But then something extraordinary happened. Some very brave politicians and courageous activists fought tooth and nail to make the rest of the world realise that the love I had for your mother wasn’t going to go away. They made people realise that we could take care of you and that, because we loved each other the way we do, we’d bring you up like the little gentleman that you are today.

Many years have passed since then, and we don’t have to worry about the law any more. We don’t have to worry about them taking you away from us, and we don’t have to worry about society or silly judgments that could have made our life hell. All we worry about now is whom you’ll be taking after. I know that it’s not genetically possible but, when I look at you, I honestly see your mother’s eyes. I also hear her love in your voice, and though you didn’t get her pretty nose and my bad teeth, you have certainly taken a little bit after each one of us.

I was quite a challenge as a child and in that you have certainly taken after me. You then acquired your caring ways from your mother, so that now there’s no resisting you, no matter what you do. As a child, I got away with murder just by making people laugh, but that trick very rarely worked with your mother and yet you seem to have figured it out and perfected it into an art. Please teach me when you have time between football and dance.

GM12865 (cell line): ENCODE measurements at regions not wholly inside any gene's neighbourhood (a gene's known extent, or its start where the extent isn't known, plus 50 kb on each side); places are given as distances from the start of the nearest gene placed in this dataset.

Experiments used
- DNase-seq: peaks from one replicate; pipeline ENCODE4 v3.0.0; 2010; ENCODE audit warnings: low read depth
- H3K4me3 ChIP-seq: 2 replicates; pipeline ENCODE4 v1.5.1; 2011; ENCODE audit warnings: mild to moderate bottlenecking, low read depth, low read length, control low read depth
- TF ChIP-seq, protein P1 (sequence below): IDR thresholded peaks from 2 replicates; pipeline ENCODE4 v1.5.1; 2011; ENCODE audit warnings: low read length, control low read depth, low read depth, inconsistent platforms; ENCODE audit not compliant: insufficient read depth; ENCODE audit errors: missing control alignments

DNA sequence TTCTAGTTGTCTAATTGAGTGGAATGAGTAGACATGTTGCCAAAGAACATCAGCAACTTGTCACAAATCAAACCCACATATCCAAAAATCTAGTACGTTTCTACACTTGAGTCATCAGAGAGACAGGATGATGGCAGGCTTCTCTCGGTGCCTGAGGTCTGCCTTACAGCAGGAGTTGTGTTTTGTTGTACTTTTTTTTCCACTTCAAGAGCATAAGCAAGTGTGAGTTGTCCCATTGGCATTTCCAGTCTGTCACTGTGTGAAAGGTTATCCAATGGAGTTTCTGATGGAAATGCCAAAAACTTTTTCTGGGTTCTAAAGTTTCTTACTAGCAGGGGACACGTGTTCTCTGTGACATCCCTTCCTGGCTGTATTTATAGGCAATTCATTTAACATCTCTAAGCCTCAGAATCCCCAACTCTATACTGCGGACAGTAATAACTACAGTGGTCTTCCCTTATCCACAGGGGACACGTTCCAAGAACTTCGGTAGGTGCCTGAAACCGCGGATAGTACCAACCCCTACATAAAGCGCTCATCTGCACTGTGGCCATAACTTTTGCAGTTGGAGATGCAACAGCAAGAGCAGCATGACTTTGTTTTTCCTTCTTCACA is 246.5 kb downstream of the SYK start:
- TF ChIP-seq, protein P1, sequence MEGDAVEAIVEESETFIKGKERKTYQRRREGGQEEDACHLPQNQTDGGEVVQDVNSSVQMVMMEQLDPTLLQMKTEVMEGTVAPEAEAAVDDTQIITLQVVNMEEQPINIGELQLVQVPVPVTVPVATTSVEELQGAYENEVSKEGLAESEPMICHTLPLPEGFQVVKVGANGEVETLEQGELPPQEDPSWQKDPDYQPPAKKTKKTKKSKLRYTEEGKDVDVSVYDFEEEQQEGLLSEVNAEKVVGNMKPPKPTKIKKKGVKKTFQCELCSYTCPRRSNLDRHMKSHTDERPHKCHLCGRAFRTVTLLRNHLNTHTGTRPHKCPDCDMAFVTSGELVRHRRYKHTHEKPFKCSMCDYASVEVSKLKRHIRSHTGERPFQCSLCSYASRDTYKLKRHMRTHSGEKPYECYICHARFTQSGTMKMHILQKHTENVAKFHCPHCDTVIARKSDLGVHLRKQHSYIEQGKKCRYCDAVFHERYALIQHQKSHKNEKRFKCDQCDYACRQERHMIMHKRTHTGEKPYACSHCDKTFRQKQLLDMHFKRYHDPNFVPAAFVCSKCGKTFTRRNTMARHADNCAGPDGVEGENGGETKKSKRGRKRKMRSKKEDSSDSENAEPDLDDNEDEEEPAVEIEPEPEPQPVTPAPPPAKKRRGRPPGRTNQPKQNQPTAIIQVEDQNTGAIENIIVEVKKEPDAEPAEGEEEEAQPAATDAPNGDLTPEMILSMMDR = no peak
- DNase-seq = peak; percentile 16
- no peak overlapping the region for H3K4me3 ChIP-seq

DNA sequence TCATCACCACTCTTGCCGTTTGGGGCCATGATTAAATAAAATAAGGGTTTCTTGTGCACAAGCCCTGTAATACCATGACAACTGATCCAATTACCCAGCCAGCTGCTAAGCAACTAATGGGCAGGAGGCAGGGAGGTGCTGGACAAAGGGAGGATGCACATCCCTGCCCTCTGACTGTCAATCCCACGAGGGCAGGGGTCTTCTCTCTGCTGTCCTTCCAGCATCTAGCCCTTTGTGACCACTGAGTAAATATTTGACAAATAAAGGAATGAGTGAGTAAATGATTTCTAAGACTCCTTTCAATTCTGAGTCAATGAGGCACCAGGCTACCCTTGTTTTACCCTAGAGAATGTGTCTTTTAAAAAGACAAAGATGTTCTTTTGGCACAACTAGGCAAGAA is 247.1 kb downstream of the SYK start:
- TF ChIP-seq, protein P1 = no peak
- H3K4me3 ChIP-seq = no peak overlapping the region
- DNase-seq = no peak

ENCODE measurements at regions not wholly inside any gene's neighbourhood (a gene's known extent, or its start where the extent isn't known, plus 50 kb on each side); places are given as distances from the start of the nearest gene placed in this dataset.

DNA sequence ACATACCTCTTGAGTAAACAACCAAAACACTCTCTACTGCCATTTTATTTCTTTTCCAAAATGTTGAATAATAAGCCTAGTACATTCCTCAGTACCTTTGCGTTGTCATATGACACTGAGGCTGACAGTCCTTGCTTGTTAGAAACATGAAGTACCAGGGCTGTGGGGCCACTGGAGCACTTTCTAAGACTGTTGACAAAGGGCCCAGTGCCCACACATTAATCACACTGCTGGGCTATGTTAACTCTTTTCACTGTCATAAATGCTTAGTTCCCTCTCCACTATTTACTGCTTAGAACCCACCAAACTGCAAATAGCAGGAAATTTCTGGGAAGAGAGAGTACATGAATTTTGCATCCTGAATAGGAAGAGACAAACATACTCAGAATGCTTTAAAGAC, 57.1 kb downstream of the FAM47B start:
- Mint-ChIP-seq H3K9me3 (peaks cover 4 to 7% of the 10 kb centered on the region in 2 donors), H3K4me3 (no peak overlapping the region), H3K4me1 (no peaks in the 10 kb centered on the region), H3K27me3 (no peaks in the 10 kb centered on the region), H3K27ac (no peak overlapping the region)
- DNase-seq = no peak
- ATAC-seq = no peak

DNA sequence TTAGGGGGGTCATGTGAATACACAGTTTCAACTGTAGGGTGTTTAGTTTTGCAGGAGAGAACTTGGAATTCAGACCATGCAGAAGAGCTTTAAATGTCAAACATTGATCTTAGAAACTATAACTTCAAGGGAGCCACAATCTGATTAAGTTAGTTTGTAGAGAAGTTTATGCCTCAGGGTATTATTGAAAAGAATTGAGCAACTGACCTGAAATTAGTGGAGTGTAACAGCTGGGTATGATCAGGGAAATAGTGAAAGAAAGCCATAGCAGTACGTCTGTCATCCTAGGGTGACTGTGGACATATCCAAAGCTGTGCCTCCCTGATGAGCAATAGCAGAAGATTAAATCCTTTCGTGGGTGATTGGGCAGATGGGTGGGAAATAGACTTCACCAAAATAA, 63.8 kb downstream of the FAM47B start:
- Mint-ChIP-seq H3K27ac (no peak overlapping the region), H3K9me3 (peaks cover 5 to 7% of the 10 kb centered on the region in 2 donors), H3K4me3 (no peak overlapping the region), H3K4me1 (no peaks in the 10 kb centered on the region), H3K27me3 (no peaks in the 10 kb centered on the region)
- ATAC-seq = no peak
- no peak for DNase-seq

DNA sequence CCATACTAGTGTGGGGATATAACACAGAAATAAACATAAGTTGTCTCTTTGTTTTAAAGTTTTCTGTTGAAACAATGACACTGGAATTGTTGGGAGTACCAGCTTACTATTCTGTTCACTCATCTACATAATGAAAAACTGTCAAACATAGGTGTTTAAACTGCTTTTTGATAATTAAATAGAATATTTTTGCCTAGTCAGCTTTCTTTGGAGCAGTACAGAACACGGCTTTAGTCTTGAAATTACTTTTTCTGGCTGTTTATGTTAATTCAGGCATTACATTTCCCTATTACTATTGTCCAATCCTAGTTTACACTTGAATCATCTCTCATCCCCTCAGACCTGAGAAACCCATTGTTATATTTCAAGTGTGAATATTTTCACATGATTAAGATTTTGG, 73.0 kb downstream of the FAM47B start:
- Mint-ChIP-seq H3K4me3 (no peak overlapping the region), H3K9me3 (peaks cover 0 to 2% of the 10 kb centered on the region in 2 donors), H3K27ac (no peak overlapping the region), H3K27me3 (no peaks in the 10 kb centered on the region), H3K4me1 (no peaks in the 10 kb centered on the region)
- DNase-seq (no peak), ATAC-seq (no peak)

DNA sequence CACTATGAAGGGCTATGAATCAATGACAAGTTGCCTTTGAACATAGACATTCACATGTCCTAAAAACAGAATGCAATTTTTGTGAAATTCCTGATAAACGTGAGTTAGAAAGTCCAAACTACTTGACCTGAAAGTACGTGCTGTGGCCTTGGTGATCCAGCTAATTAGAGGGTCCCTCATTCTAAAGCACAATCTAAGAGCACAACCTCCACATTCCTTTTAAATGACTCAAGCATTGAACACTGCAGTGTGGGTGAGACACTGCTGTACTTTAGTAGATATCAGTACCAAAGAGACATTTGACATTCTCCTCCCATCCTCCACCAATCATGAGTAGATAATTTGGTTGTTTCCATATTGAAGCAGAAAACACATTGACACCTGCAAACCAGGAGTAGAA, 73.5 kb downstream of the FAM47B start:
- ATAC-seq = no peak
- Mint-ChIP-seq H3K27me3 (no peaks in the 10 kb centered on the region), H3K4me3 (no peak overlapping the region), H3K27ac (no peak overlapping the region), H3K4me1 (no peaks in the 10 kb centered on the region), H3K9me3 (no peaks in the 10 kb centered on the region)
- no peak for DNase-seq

Son, your mother and I want you to be whatever it is that you want to be. Whether you grow up to love women or men, both or neither, we’ll love you endlessly and hope that you’ll be free to do so without worry or fear. Of course, you’ll experience pain as all those who love do, but we’ll be happy for you when you bring your girlfriend or boyfriend home and unless they’re disrespectful bigots, we won’t ever ask ‘why’.

There’s one last thing you need to know, my dear son, and you probably won’t understand this unless someone tells you otherwise, but yours is not what people call a traditional or normal family. Your family is considered different, my love, not because your mummy is white and your daddy is black, not because your mummy is half your daddy’s age, and not because your mummy works and your daddy stays at home. Darling, your family is different because you have two mummies.

‘Duh’ right?

I know, I know, you’re a big boy and you’ve noticed that by now, but what you might not have noticed are the strange looks you get when we pick you up from school and the little whispers that go on behind your back when we’re eating out. Or maybe you’ve noticed and you’re ignoring them just the way your mother and I have taught you from day one.

But there’s good news, my son – today, people who don’t think that your family is normal, those who think that your mummies’ love is not real love and that their relationship is second class compared to everyone else’s, are few and far between, and soon your family will be considered normal too. You’ll still have to work double on Mother’s Day to make two cards instead of one, but soon that’s about as different as your family will be. I promise.

Happy Birthday, my love.

Your Mummy